"A two-year-old child born with HIV infection and treated with antiretroviral drugs beginning in the first days of life no longer has detectable levels of virus using conventional testing despite not taking HIV medication for 10 months, according "...
Truvada Patient Information including How Should I Take
In this Article
- What is emtricitabine and tenofovir (Truvada)?
- What are the possible side effects of emtricitabine and tenofovir (Truvada)?
- What is the most important information I should know about emtricitabine and tenofovir (Truvada)?
- What should I discuss with my healthcare provider before taking emtricitabine and tenofovir (Truvada)?
- How should I take emtricitabine and tenofovir (Truvada)?
- What happens if I miss a dose (Truvada)?
- What happens if I overdose (Truvada)?
- What should I avoid while taking emtricitabine and tenofovir (Truvada)?
- What other drugs will affect emtricitabine and tenofovir (Truvada)?
- Where can I get more information?
What should I discuss with my healthcare provider before taking emtricitabine and tenofovir (Truvada)?
You should not take this medication if you are allergic to emtricitabine (Emtriva) or tenofovir (Viread). Do not take emtricitabine and tenofovir if you also take other medicines that contain emtricitabine, tenofovir, lamivudine, or adefovir (this includes Atripla, Combivir, Complera, Emtriva, Epivir, Epzicom, Hepsera, Trizivir, and Viread).
If you use emtricitabine and tenofovir to reduce your risk of HIV infection: You must have a negative HIV test immediatly before you start taking the medicine. An HIV test is also required every 3 months during treatment.
Do not take emtricitabine and tenofovir to reduce infection risk if you are HIV-positive, if have been exposed to HIV within the past month, or if you had any symptoms (such as fever, night sweats, swollen glands, diarrhea, body aches).
To make sure you can safely take emtricitabine and tenofovir, tell your doctor if you have other medical conditions, especially:
- liver or kidney disease;
- osteopenia (low bone mineral density); or
- if you also have hepatitis B infection.
Some people develop a life-threatening condition called lactic acidosis while taking emtricitabine and tenofovir. You may be more likely to develop lactic acidosis if you are overweight or have liver disease, if you are a woman, or if you have taken HIV or AIDS medications for a long time. Talk with your doctor about your individual risk.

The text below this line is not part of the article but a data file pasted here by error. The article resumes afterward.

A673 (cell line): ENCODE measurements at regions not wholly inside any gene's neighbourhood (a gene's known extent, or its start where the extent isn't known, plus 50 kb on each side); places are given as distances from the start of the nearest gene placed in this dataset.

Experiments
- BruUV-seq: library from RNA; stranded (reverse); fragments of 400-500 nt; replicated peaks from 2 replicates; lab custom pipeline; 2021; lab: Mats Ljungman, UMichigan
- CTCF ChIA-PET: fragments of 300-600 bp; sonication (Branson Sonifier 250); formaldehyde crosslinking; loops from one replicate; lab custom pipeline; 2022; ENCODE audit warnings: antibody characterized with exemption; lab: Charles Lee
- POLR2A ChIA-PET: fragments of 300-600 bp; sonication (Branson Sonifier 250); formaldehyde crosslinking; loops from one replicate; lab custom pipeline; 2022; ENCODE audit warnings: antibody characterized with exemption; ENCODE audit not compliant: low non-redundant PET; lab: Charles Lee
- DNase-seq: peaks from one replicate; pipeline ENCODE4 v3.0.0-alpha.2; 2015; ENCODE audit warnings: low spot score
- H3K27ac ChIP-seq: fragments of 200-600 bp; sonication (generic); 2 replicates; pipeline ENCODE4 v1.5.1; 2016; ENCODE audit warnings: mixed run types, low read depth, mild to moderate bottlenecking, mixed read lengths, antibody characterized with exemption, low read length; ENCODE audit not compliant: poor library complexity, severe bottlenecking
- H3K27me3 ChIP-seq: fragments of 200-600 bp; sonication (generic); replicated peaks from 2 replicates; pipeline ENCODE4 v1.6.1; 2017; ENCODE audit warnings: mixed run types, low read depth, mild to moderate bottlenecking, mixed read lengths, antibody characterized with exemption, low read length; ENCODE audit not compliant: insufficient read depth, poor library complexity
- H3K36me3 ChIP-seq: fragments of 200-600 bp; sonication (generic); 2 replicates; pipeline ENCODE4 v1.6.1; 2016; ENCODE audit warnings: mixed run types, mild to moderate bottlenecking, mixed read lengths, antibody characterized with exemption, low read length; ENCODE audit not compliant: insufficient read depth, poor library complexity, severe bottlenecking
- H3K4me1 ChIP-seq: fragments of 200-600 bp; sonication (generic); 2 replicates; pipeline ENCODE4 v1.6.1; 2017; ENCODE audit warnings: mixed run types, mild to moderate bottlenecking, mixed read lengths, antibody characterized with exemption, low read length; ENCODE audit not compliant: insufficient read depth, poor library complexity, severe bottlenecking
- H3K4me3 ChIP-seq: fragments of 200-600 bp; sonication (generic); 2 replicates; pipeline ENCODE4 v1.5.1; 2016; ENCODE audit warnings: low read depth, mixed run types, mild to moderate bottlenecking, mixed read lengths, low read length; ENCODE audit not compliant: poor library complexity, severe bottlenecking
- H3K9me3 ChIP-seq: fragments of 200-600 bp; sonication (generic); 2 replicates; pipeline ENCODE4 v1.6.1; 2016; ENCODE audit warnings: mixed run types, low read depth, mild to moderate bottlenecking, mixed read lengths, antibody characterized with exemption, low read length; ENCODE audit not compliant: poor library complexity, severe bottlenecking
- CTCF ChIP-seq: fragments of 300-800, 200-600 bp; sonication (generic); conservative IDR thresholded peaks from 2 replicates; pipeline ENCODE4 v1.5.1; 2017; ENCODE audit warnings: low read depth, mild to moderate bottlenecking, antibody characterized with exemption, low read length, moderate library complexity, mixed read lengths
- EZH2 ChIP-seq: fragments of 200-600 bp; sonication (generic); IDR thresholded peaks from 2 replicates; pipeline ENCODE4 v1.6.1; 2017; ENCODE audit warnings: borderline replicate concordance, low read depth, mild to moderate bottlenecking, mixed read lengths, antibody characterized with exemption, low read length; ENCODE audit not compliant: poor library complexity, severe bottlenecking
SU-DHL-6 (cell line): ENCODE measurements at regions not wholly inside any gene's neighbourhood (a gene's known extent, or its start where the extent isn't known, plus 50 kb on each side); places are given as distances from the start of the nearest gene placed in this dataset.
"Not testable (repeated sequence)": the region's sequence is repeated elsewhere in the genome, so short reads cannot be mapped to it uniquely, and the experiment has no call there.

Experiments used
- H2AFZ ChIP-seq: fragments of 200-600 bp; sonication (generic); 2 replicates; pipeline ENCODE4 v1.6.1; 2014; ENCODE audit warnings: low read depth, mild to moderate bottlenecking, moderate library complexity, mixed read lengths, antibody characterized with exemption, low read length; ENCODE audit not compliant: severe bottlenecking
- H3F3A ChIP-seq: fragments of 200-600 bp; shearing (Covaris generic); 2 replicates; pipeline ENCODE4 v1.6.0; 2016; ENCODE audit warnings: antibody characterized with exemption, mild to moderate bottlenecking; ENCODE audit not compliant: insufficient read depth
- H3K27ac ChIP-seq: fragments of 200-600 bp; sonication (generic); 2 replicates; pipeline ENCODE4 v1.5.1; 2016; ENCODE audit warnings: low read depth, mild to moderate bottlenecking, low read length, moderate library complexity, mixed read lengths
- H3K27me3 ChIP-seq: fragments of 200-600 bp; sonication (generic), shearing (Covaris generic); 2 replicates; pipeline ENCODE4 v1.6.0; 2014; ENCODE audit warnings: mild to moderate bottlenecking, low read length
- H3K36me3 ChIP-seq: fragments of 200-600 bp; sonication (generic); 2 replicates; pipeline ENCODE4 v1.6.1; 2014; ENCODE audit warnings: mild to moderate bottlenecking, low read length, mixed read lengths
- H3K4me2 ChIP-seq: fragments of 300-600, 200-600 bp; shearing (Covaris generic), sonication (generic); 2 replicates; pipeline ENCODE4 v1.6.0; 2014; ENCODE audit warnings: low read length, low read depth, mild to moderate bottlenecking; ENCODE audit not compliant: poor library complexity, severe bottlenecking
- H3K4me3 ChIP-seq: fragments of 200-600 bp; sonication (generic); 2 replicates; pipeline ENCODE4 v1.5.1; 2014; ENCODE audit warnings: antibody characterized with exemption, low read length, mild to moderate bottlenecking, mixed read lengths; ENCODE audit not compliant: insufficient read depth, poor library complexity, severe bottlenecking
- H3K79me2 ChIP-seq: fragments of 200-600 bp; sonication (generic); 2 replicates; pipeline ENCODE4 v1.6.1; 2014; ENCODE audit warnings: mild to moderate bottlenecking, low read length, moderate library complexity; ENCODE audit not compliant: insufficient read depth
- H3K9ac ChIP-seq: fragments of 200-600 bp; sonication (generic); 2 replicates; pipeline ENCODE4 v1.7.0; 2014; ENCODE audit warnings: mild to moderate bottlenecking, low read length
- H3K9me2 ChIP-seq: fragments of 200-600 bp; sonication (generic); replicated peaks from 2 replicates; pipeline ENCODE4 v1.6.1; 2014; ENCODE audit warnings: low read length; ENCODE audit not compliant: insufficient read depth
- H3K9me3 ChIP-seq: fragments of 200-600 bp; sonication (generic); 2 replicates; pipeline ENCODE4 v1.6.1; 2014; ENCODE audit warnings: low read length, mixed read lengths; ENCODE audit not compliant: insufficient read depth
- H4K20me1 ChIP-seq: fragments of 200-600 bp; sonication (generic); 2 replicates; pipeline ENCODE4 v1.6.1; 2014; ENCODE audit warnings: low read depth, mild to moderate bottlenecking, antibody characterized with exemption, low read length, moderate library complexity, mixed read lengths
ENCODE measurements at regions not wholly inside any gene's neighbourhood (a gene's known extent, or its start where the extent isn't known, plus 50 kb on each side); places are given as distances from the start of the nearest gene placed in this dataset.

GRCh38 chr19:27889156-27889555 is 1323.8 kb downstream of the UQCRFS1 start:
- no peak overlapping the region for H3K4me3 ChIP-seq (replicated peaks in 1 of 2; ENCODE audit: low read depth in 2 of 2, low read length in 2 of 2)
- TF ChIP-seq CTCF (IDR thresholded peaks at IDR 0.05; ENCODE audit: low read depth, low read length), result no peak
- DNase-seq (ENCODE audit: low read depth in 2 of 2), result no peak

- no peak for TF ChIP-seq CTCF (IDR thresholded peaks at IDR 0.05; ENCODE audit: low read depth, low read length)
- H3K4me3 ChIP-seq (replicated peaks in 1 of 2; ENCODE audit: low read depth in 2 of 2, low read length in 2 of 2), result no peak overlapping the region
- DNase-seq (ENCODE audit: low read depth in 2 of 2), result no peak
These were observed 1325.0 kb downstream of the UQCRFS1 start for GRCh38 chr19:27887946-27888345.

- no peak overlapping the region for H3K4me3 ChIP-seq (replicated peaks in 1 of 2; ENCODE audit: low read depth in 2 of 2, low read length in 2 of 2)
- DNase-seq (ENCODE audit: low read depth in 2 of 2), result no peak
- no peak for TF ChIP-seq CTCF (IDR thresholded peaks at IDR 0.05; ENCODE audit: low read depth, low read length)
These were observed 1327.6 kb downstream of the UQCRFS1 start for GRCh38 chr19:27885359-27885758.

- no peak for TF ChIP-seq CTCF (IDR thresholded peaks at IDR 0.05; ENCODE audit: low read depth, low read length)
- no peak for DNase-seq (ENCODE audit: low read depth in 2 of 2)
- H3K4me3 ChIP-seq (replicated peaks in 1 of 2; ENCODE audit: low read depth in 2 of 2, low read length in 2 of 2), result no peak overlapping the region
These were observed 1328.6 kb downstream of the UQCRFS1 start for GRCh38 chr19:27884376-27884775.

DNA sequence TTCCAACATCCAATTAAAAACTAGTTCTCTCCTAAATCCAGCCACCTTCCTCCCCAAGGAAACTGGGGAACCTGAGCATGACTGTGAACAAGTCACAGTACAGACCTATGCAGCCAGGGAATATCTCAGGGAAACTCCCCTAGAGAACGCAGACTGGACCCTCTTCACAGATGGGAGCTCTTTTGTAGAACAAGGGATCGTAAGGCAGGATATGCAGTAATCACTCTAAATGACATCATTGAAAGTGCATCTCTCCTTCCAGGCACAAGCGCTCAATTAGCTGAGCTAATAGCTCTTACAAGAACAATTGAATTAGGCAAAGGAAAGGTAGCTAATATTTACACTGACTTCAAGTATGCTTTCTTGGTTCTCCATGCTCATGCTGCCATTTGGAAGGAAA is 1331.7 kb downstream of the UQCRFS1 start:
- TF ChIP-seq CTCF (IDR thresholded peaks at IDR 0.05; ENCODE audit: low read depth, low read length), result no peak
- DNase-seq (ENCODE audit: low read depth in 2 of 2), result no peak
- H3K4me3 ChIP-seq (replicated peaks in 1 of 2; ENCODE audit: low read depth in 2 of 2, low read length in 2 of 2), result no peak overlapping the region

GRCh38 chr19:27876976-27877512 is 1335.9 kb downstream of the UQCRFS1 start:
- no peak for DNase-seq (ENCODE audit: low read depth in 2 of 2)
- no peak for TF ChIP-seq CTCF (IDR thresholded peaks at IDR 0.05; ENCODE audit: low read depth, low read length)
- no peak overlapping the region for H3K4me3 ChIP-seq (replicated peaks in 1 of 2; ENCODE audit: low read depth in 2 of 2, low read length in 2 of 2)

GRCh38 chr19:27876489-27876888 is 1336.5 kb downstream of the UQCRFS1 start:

FDA pregnancy category B. Emtricitabine and tenofovir is not expected to be harmful to an unborn baby. However, HIV can be passed to your baby if you are not properly treated during pregnancy. Take all of your HIV medicines as directed to control your infection. Tell your doctor if you are pregnant or plan to become pregnant during treatment.
If you are pregnant, your name may be listed on a pregnancy registry. This is to track the outcome of the pregnancy and to evaluate any effects of emtricitabine and tenofovir on the baby.
You should not breast-feed while you are using this medication to treat or prevent HIV. Women with HIV or AIDS should not breast-feed a baby. Even if your baby is born without HIV, the virus may be passed to the baby in your breast milk.
This medication should not be given to a child younger than 12 years old, or weighing less than 77 pounds.
How should I take emtricitabine and tenofovir (Truvada)?
Take exactly as prescribed by your doctor. Do not take in larger or smaller amounts or for longer than recommended. Follow the directions on your prescription label.
Use emtricitabine and tenofovir regularly to get the most benefit. Get your prescription refilled before you run out of medicine completely.
To be sure this medication is helping your condition and not causing harmful effects, your blood will need to be tested often. Your kidney and liver function or bone density may also need to be tested. Visit your doctor regularly.
If you have hepatitis B you may develop liver symptoms after you stop taking this medication, even months after stopping. Your doctor may want to check your liver function for several months after you stop using emtricitabine and tenofovir. Visit your doctor regularly.
HIV/AIDS is usually treated with a combination of drugs. Use all medications as directed by your doctor. Read the medication guide or patient instructions provided with each medication. Do not change your doses or medication schedule without your doctor's advice. Every person with HIV or AIDS should remain under the care of a doctor.
Store in the original container at room temperature, away from moisture and heat.
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